In Italy, pasta is taken so seriously that every recipe and situation requires specific portions. I’m not kidding: it all depends on how, where, and when you decide to sit at the table.
Let’s see together how to figure out what is the right amount of pasta to put on the plate based on the situation and the place where we eat it.
A medium portion of pasta as a single dish
Usually, the main Italian meal consists of several courses:
- Starter (not always present);
- first course (pasta, rice, gnocchi);
- second course (meat, fish, cheese, stuffed vegetables or vegetables) and side dish;
- dessert (not always present);
- coffee (usually at the end of the meal).
In this case, it is easy to see why it makes no sense to prepare big plates of pasta that would end up satiating everyone without leaving enough room for the rest.
The first difference, then, is between a one-dish meal and a full meal (as listed above).
If there is a one-dish meal in the meal and it is pasta, one dares even with portions of 100 grams or more; in the case of a multi-course meal on the other hand, one keeps within a range of 70-90 grams per serving.
These references, however, do not apply if we are talking about a pasta soup in broth like pastina, which requires smaller quantities, between 40 and 50 grams; much also depends on the type of broth, which can be meat, vegetable, or legume broth.
A medium portion of fresh and/or egg pasta
Tagliatelle, fettuccine, pappardelle, orecchiette, strozzapreti: these are just some of the many types of fresh egg pasta shapes, and they lend themselves to a multitude of recipes. These are more expensive products than common dry pasta, and are not part of the everyday table: however, they can also be used in ordinary recipes, enriching them with taste and flavor. But how to adjust the portions in such cases? Generally, we keep below 100 grams, going even lower in the case of a broth recipe.
A medium portion of whole wheat pasta
Whole wheat pasta is very popular in Italy, not only for those on a weight-loss diet. Its properties are also great for those suffering from intestinal problems and cardiovascular disease and for those who need to keep their blood sugar at bay. A fairly general rule applies here: all the portions listed above can be increased by 50 grams!
A medium portion of stuffed pasta
Tortelloni, conchiglioni, ravioli, tortellini, even gnocchi: the possibilities of stuffed pasta are endless!
Obviously, each individual component of the dish “weighs,” literally, much more than a simple macaroni, so you need to budget for much larger portions: we are talking about a range between 150 and 250 grams, for the sweet tooth even more! The seasoning and other ingredients that may be present should also be evaluated; usually, these are single courses since they are really rich and caloric, but in case seconds and side dishes are also planned, it is better to take a few grams off the scale.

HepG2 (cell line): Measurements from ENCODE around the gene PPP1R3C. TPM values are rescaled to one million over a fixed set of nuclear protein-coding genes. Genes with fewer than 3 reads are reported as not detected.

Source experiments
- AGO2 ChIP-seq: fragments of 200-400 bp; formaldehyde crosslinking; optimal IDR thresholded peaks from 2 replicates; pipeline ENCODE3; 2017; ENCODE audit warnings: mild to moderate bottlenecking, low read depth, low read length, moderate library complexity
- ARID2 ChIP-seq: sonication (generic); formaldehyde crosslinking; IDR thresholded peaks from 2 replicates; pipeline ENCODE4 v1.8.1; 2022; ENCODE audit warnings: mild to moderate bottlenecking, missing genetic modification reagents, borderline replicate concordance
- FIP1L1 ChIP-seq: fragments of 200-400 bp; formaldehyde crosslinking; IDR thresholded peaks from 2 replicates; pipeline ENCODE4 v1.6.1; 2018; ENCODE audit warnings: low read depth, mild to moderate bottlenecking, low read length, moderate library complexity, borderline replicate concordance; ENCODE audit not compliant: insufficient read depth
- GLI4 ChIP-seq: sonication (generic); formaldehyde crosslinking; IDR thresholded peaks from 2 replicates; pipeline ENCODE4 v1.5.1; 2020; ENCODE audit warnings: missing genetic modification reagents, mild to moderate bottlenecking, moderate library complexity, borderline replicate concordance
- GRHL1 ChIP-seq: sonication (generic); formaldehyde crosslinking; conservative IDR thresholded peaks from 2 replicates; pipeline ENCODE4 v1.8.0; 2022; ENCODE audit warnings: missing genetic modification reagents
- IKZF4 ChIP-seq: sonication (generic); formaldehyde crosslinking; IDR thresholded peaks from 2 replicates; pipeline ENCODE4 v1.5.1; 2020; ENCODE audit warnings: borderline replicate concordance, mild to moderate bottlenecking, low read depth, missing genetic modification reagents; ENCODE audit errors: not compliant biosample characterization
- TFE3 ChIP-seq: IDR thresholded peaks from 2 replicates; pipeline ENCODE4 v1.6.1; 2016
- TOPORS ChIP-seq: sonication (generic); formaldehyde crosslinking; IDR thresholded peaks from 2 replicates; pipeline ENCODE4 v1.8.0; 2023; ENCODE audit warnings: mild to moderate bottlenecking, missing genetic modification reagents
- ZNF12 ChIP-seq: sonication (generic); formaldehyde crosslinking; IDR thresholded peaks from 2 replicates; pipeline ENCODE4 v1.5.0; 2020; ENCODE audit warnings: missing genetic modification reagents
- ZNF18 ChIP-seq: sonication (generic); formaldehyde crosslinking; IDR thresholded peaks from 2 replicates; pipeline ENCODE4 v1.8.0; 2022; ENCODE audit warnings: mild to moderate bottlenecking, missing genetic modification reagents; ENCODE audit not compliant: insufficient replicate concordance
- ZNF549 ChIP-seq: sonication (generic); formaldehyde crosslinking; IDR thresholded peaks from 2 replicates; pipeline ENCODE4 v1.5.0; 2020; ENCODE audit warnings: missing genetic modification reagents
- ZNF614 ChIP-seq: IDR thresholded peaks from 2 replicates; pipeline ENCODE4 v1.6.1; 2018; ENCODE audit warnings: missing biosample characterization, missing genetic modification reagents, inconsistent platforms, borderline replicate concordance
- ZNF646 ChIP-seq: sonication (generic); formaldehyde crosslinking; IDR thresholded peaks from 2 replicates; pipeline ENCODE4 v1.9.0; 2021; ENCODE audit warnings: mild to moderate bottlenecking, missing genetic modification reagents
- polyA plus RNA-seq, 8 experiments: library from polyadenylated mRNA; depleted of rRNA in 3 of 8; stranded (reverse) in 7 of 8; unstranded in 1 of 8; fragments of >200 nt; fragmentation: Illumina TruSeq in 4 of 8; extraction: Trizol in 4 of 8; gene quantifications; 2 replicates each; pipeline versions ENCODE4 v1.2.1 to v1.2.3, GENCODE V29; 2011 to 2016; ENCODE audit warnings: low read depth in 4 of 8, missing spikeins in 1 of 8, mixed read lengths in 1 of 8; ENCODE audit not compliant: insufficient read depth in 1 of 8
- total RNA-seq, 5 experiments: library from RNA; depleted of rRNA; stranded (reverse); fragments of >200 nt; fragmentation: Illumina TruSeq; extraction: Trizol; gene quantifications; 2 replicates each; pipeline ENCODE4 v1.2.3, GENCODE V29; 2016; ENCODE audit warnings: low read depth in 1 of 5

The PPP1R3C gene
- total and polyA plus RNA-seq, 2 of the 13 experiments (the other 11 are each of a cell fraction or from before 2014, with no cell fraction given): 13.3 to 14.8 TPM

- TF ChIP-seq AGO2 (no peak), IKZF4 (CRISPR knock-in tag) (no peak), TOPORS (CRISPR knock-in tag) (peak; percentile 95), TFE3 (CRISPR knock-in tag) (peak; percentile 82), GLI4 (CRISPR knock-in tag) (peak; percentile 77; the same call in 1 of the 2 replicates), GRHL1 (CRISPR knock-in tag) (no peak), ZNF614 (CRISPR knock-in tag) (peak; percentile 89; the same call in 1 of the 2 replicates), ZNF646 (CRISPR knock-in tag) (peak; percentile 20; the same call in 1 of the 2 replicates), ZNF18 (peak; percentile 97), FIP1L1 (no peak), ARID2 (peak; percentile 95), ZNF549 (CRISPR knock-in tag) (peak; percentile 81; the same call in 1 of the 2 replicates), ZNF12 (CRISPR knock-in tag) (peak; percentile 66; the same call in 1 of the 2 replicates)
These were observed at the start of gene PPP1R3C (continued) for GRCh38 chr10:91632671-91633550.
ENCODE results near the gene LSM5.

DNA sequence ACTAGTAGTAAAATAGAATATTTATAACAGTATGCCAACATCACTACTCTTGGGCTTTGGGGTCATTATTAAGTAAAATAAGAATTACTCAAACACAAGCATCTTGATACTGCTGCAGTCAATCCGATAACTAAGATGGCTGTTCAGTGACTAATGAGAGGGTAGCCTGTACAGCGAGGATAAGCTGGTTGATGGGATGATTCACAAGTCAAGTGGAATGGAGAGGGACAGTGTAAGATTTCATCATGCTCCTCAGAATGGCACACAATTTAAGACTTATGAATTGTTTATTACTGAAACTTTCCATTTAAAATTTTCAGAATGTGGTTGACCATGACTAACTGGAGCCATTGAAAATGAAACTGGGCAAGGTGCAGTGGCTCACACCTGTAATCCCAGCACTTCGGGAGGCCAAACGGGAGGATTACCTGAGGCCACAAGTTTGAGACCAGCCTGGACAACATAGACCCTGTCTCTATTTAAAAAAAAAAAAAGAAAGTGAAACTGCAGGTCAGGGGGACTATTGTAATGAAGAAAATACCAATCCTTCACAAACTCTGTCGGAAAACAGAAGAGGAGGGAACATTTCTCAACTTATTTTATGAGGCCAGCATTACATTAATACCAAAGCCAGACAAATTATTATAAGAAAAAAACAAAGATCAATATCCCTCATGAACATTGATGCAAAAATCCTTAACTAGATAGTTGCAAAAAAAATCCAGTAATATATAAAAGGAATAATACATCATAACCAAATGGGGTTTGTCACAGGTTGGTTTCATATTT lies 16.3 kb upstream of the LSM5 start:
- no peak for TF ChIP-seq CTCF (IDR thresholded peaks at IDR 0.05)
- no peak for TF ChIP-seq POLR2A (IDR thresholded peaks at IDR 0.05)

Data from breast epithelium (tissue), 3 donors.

Pasta portion: restaurant VS trattoria
Up to now, I have proposed to you very homely scenarios, those that you might encounter going to eat at an Italian’s home.
What happens within the domestic walls is easily replicable in small places, such as trattorias and neighborhood osterias or even informal farmhouses that you can visit in the more rural areas of my country: but forget that a restaurant can bring to the table a 250-gram portion of stuffed pasta!
Especially if we’re talking about a city and gourmet restaurant, where the imperative is “tasting,” you can’t expect country trattoria-style binges of big plates of pasta.
It’s all a matter of “personality”: if you love homemade flavors and hearty dishes, then throw yourself into the first Italian trattoria you find on your path and you’ll come out rolling; if, on the other hand, you prefer to try something more exclusive, prepared with high-quality ingredients by chefs of a certain caliber, then my advice is to look for the restaurant that’s right for you.
You can also go for a “middle ground” by reserving a table at the restaurant and, perhaps, ordering larger courses or asking to try two different first courses: reckon that, in high-end restaurants, one course might even correspond to 3 ravioli artfully plated in a very large white plate in which they seem to disappear!
Italian pasta portions VS American pasta portions.
I realize that picking your way through all the “dogma” of Italian-style pasta might initially seem exhausting. Especially if you are an American and you are used to your mega-portions without too much discrimination: I understand that and, I will tell you when I am not at the table with other people and on festive or formal occasions, I too prefer the “big” single dish with which to satiate myself and swallow all the carbohydrates I want.
There remain, however, all the differences that divide us (Italian pride alert!) when it comes to preparation and cooking, choice of ingredients, and, of course, their quality and availability.